Accommodations:  We have three locations picked out for platform tents....these will allow visitors to stay on site and in the future will eventually provide for student intern housing.  We will start constructing the first platform down from the community center with an ocean view during February and March – it should be ready with beds and furnishings by April for visitors. (stop on down and check it out…we now have hot showers as well J).

Fuel:  Our Toyota work truck is now converted to run on veggie oil, and about ten area restaurants are saving used oil for us.  We are also working on separating oil from the fruit heads on the thousands of wild oil palms that dot the surrounding hillsides.  Another sustainable trick – our muy intelligente work staff informed us that we were real Gringos for paying for chain bar oil for our newly acquired chain saw (purchased from Antonio).  Now we just pull up to the local mechanic shop and pick up jugs of used motor oil for free – it’s even better than new bar oil for this use.  It also eliminates the need for the mechanic to dispose of the used oil. 

Yet another Fiesta:  A lamb roast put on by our Argentinean friends and restaurateurs, Fernando and Roxanna from El Colibri in Carrillo will took place at the finca on February 2nd.  Many local people from the Carrillo, Samara, and mountain communities were invited to tour the property and enjoy a traditional meal afterwards.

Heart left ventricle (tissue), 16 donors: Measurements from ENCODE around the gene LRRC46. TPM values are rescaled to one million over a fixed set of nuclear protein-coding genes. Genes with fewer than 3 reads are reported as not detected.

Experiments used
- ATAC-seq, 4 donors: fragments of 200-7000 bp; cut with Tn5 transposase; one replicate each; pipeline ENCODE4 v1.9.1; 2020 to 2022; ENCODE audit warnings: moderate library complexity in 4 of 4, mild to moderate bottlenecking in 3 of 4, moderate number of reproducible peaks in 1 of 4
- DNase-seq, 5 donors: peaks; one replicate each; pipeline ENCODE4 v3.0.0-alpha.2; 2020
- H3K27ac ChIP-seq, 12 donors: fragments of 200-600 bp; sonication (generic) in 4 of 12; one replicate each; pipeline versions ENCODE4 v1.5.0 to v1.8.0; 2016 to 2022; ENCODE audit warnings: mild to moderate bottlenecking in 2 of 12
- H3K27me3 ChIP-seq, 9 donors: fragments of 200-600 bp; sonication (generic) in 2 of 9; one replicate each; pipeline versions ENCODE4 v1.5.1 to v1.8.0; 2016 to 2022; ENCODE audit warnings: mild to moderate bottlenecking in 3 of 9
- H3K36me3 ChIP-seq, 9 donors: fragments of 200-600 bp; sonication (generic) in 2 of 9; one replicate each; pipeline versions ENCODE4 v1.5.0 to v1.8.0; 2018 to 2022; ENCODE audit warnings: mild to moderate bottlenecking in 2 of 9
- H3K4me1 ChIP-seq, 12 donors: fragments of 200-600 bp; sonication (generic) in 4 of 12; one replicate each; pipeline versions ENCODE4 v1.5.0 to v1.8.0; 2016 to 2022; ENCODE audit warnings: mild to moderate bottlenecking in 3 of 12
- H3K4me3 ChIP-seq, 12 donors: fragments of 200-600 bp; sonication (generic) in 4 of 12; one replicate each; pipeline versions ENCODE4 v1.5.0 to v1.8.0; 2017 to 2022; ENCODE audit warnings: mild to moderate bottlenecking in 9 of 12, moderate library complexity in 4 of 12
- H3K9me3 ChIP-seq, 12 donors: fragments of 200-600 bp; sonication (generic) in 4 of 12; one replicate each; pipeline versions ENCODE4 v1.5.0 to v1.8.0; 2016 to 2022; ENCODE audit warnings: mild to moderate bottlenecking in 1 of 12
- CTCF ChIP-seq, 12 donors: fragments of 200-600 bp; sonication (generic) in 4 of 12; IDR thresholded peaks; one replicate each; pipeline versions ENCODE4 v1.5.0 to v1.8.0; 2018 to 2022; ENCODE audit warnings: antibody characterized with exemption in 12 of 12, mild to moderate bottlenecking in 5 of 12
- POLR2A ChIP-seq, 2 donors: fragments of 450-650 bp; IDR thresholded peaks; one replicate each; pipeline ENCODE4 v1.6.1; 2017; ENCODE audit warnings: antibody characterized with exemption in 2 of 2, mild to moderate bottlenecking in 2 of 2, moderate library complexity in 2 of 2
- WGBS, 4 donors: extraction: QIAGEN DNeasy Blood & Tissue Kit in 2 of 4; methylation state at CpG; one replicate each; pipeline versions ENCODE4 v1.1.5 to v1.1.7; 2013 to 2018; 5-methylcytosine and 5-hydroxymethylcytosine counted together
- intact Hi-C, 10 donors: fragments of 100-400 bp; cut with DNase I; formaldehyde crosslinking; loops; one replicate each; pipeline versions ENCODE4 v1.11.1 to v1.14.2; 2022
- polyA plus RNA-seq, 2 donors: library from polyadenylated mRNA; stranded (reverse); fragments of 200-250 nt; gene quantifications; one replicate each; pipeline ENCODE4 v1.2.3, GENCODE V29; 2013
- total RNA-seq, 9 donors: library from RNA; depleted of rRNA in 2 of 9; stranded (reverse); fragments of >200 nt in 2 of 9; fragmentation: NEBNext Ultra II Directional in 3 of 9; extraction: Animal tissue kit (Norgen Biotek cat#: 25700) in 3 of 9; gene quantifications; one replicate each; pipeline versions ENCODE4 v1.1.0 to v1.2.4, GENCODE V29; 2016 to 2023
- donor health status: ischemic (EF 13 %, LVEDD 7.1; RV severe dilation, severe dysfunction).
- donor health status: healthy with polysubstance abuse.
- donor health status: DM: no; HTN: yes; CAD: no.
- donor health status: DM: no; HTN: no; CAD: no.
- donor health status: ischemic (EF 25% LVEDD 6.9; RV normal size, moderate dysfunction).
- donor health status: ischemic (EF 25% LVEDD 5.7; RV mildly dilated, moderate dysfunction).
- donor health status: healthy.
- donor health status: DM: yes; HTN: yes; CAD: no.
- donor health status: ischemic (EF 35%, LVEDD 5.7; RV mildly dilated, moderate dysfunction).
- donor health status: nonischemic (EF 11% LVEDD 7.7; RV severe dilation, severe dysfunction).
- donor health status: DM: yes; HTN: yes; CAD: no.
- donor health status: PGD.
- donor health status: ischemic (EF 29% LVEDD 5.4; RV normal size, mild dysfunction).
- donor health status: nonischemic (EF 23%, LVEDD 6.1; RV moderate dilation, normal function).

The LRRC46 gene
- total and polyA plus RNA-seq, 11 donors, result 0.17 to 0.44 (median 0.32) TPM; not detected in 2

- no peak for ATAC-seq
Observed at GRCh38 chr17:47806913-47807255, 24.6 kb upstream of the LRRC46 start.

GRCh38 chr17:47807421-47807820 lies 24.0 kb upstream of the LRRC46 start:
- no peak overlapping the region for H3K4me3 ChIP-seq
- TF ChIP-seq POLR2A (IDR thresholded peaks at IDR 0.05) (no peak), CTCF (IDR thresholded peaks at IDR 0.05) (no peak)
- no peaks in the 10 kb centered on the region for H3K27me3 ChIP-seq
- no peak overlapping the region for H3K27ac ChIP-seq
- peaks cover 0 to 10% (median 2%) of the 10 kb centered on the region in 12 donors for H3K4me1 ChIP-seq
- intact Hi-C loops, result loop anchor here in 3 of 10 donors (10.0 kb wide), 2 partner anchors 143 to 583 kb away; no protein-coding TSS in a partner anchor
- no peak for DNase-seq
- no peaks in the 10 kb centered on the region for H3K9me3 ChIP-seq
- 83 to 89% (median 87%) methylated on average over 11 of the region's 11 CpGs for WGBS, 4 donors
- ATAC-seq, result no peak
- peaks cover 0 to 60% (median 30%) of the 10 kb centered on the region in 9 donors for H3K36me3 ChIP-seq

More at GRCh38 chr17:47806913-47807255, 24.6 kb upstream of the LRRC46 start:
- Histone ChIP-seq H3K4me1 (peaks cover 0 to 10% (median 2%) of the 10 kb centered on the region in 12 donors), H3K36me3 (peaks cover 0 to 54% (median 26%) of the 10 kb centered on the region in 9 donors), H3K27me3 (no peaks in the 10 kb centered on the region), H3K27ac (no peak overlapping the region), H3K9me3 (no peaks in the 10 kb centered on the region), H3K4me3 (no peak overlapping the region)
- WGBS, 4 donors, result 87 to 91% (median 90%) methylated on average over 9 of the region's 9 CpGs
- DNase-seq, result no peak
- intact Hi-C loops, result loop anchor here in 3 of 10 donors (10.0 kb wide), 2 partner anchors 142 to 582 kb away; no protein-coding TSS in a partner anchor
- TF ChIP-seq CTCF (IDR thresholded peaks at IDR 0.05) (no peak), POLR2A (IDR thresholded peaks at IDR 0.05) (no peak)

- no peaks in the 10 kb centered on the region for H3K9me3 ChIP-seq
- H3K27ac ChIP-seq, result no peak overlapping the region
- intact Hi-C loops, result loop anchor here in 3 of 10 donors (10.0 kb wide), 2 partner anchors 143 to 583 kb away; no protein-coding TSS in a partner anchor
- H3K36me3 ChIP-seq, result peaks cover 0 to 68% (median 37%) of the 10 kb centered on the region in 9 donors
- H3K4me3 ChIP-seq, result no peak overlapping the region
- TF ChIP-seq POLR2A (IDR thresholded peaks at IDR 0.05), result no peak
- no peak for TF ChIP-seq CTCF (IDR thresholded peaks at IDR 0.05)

Hilary Nelson who is helping us with a variety of Finca activities on the ground in CR is now running a very informative blog with lots of to the minute Finca updates – visit the site at: http://www.fincalasbrisascr.blogspot.com/ 

We have just eleven lots remaining with interest in several of these…If you have been a fence sitter for a while regarding this project, you might want to get down to CR sooner than later.  With construction starting this month, and several interested parties visiting soon, we don’t expect many of our remaining lots to be around a whole lot longer – particularly if the challenging times worldwide continue or intensify.

Nature Note:  Two Gavilon Blancos (white hawks) have been spotted circling our river valley on more than one occasion – a rare and welcome site in this part of Costa Rica, and magical to watch from above…
The Benners (and Domi) Watering trough found on finca Lobster tails



Click to view entire picture

Al Benner and son Coleman

Core samples being taken for the community center site

Early morning brainstorm

Gone bananas - Hilary and Jeff

Retrieving log for rancho

The versatile sour orange

Hand-milled Espavel boards

Hojancha school girls

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Located (near Playa Samara, Playa Carrillo, Playa Garza, Playa Buenavista, Playa Guiones, Playa Nosara, Playa Ostional, and Playa San Juanilla) on the Nicoya Peninsula overlooking  the Pacific coast of Costa Rica